4) The shift should not be changed more than once in a period of 30 days with the previous permission in writing to the chief inspector. 5) The provisions for weekly holidays apply to child workers also. 6) No child should be allowed to work in any factory on the same day wherein he had already been working in another factory. 7) A notice of periods of work for children must be displayed and correctly maintained (Sec 72) 8) It must show clearly for ever day the period of working hrs for the children. The working hrs must be fixed previously as in the case of adult workers. Register of child workers (Sec 73) The manager of every factory employing child workers must maintain a register for them. It must show: 1) The name for each child worker in the factory. 2) The nature of his work. 3) The group in which he is included. 4) If the group is in shift, the relay to which he is allotted. 5) The number of his certificate of fitness. 6) The time period during working hours. The state gov may prescribe the form of register of child workers, the manner in which it shall be maintained etc. The

hours of work display in the notice must correspond with the entries in the register of child worker. Safety Provisions: 1) Young persons should not be allowed to clean, lubricate or adjust any part of machinery in motion, exposing the young person to risk of injury. 2) A young person should not be allowed to work at any dangerous machine, unless: a) He has received full instructions as to the danger arising in connection with the machine and precautions to be observed. b) He has received sufficient training in work at the machine. c) He is under adequate supervisions by a person having a thorough knowledge and experience of the machine. 3) No child should be employed in any party of a factory for pressing cotton in open air. 4) No young person shall be employed on any operation carried on in a factory which exposes young persons to serious risks of bodily injury or poisioning or other diseases. Medical Examination of child at work (Sec 75) If the inspector is of that the person working in a factory is a young person without certificate of fitness or with a certificate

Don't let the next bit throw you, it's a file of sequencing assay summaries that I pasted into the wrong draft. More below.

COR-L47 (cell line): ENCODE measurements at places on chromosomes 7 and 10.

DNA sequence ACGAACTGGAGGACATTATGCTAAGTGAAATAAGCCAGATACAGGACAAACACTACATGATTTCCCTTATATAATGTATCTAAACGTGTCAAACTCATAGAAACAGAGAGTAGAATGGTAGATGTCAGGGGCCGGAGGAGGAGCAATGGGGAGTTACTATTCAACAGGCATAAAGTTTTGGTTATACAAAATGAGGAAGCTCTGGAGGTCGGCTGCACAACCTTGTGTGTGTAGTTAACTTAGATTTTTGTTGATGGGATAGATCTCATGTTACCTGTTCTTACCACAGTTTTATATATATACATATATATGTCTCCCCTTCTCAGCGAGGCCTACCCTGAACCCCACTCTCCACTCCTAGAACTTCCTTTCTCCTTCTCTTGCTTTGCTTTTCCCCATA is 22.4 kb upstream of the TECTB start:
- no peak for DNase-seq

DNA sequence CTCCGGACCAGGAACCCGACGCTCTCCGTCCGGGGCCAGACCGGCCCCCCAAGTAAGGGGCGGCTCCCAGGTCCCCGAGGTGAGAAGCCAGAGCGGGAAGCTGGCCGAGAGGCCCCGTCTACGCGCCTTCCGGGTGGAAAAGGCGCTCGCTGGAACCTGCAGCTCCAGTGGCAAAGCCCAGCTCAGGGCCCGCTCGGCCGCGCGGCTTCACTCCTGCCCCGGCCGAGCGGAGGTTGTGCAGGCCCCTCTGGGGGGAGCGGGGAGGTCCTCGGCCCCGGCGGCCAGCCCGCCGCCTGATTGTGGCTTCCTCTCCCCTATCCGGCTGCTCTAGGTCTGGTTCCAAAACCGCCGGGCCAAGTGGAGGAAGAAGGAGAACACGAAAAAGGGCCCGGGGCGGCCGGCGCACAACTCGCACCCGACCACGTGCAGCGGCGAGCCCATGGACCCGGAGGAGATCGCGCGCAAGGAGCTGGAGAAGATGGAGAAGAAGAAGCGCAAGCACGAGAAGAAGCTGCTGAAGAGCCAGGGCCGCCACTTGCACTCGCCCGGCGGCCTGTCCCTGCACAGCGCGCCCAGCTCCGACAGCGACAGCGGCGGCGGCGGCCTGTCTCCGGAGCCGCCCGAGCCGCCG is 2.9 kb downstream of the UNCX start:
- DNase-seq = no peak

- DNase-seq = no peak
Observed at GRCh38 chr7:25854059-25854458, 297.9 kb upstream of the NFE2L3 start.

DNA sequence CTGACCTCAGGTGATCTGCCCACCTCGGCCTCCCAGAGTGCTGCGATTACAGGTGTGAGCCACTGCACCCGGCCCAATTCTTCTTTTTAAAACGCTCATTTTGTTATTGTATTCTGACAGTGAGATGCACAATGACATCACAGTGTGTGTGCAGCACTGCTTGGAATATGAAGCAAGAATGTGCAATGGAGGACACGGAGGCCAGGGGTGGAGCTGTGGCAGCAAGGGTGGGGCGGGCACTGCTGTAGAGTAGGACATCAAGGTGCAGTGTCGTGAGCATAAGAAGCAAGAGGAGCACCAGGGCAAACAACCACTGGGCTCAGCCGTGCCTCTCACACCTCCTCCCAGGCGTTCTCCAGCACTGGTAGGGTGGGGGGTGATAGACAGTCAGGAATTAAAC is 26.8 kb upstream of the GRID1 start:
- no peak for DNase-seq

of fitness but no longer fit or work in the capacity stated in the certificate, he may direct the manager of the factory to have the person medically examined by the certifying surgeon. The young persons should not work until he has been examined and granted certificates of fitness. The state gov may make rules prescribing the forms of certificate of fitness to be granted to young persons and the procedure for their issue. It may also prescribe the physical standards to be attained by the children and adolescents, the procedure regulating the issue of certificate by surgeon, etc. The employment of children act 1988 is also a protection of the interests of the child workers. Special provisions to female workers: Generally all the provisions of the factories act applicable to adult male workers are also applicable to adult female workers. However, the following provisions apply only to adult females: a) Women workers must not be allowed to clean lubricate of adjust any part of the machinery in motion involving any risk of injury. b) Woman workers are prohibited from the work of pressing cotton in open air. c) A woman worker should not be required or allowed to work for more than 28 hours in any week or 9 hours in any day.

d) A woman worker must be employed to work only between the hours of 6am to 7pm. However, the state gov by notification in the official gazette may exempt any class or description of factories form the operation of the rule. But there should not be employed of women between 10pm and 5am. e) No woman worker must be employed in dangerous, operations involving serious risk of bodily injuries poisoning or diseases.